23 results found
This publication, jointly elaborated by Fundación ONCE and the European Foundation Centre, focused on how the 2030 Agenda and the Sustainable Development Goals are serving as a framework for foundations to develop their action on disability inclusion. The publication includes key reflections on this topic as well as examples and testimonies of eleven relevant foundations from nine countries -France, UK, Italy, Spain, Austria, Ireland, Netherlands, Turkey and Georgia. The publication has been developed in the framework of Disability Hub Europe, an initiative led by Fundación ONCE with the co-funding of the European Social Fund.
Quantifying kindness, public engagement and place presents findings from the first ever quantitative survey on kindness in communities and public services. The data reveals a reassuring and yet complex picture of kindness in the UK and Ireland, with generally high levels of kindness reported, but at the same time variations in experiences between jurisdictions and across social groups.The research also sheds light on how people describe the place they live in, revealing that two in five people in the UK self-identify as living in a town; and provides insights into people's sense of control over public services, and how they perceive and act upon various methods of public engagement.The data was collected by Ipsos MORI, on behalf of the Carnegie UK Trust; surveys were run with representative random sampling of approximately 1,000 people in each of the five legislative jurisdictions in the UK and Ireland
This is the final report of an independent evaluation of Atlantic's Migration Programme that ran from 2004 until 2014. The Programme issued grants to organisations helping migrants to gain access to justice and services. The report presents findings about the impacts the Programme had on law, policy and practice in Ireland.The evaluation identified a number of promising practices for civil society organisations advocating for policy and practice change, as well as for funders supporting such organisations. A set of case studies showcase these promising practices, focusing on using legal and community-based advocacy, developing and harnessing information to inform policy and practice, building links to Brussels to influence national and European migration policy and communicating advocacy messages about migration.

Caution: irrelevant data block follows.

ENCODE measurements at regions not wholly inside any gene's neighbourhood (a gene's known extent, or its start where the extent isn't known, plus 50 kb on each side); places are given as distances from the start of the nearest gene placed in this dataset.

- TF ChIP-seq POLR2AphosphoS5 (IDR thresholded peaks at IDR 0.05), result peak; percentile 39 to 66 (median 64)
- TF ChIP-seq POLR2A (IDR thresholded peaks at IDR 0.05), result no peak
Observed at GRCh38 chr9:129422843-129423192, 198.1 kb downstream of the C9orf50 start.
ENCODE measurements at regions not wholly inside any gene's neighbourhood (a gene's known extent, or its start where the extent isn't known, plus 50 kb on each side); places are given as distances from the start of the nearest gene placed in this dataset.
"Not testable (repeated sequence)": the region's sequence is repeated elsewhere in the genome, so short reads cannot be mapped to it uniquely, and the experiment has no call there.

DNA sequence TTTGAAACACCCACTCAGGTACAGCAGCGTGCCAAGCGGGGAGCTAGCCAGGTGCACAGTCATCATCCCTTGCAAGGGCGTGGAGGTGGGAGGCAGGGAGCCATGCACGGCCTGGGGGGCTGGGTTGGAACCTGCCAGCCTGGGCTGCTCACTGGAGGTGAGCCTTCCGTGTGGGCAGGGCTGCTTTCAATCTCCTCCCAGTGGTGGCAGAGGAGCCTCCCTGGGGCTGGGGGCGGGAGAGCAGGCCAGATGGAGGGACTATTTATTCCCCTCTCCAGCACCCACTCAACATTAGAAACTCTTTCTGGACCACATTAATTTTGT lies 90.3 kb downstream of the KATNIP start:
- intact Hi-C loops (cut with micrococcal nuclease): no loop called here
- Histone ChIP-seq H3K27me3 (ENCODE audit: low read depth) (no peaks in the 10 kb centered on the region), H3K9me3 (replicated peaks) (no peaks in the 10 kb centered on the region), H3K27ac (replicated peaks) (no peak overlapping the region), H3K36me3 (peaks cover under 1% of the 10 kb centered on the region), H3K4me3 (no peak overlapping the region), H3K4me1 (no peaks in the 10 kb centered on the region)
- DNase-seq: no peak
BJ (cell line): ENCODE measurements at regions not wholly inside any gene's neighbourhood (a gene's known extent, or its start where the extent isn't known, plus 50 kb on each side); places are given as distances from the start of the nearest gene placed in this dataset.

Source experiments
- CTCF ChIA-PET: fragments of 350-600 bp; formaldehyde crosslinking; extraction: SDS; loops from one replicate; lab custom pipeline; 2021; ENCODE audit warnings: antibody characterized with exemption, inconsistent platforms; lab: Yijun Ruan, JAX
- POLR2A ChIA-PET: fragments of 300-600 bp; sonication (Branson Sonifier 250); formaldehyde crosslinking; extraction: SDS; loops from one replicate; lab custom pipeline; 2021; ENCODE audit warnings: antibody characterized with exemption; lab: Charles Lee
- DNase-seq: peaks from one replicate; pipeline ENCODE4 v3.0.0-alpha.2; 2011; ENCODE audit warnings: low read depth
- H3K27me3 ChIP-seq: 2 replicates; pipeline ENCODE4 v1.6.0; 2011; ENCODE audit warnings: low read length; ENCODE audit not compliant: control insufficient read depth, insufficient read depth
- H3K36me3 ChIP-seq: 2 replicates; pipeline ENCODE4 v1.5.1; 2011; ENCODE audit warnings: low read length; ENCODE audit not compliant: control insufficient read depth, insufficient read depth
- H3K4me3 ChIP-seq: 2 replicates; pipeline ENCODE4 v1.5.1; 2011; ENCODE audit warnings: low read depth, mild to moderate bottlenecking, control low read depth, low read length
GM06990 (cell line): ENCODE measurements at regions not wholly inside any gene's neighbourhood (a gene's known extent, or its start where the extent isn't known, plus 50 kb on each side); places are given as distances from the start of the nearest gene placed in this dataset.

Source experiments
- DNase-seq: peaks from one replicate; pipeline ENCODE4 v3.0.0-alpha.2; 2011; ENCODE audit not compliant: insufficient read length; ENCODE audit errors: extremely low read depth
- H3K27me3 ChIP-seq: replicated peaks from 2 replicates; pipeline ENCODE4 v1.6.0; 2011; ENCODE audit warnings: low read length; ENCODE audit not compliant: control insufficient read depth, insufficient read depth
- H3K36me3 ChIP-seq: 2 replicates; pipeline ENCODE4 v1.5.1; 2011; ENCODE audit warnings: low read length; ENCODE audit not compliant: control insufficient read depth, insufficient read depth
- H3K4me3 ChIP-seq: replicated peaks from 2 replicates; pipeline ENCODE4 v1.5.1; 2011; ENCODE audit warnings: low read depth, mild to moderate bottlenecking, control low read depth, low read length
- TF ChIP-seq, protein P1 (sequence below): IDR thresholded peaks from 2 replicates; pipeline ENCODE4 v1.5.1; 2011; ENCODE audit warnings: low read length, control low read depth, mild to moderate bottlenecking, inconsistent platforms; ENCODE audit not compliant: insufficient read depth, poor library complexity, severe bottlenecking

Philanthropy Working With Government : A Case Study of The Atlantic Philanthropies' Partnership with the Irish GovernmentSeptember 1, 2016
This study examines the extent to which The Atlantic Philanthropies' approach of working with government to influence policy and practice, with a particular focus on public service reform, can be considered innovative and successful. The study focuses on the period from 2003 to 2014.
This report provides a thorough and comprehensive analysis of the contributions that foundations make to support research and innovation in EU Member States, Norway and Switzerland. Over the last 25 years, the role of foundations as supporters of research and innovation in Europe has grown significantly in scope and scale. However, the landscape is fragmented and, till now, largely uncharted. Little is known about the vast majority of such foundations, their activities or even their number, and information about their real impact on research and innovation in Europe was very limited. A team of national experts in the EU 27 (and Norway and Switzerland), led by VU University Amsterdam, has therefore been commissioned by the European Commission to study foundations' contribution to research and innovation in the EU under the name EUFORI. This study helps fill this knowledge gap by analysing foundations' financial contributions, and provides useful insights into the different ways they operate. It also identifies emerging trends and the potential for exploring synergies and collaboration between foundations, research-funding agencies, businesses and research institutes.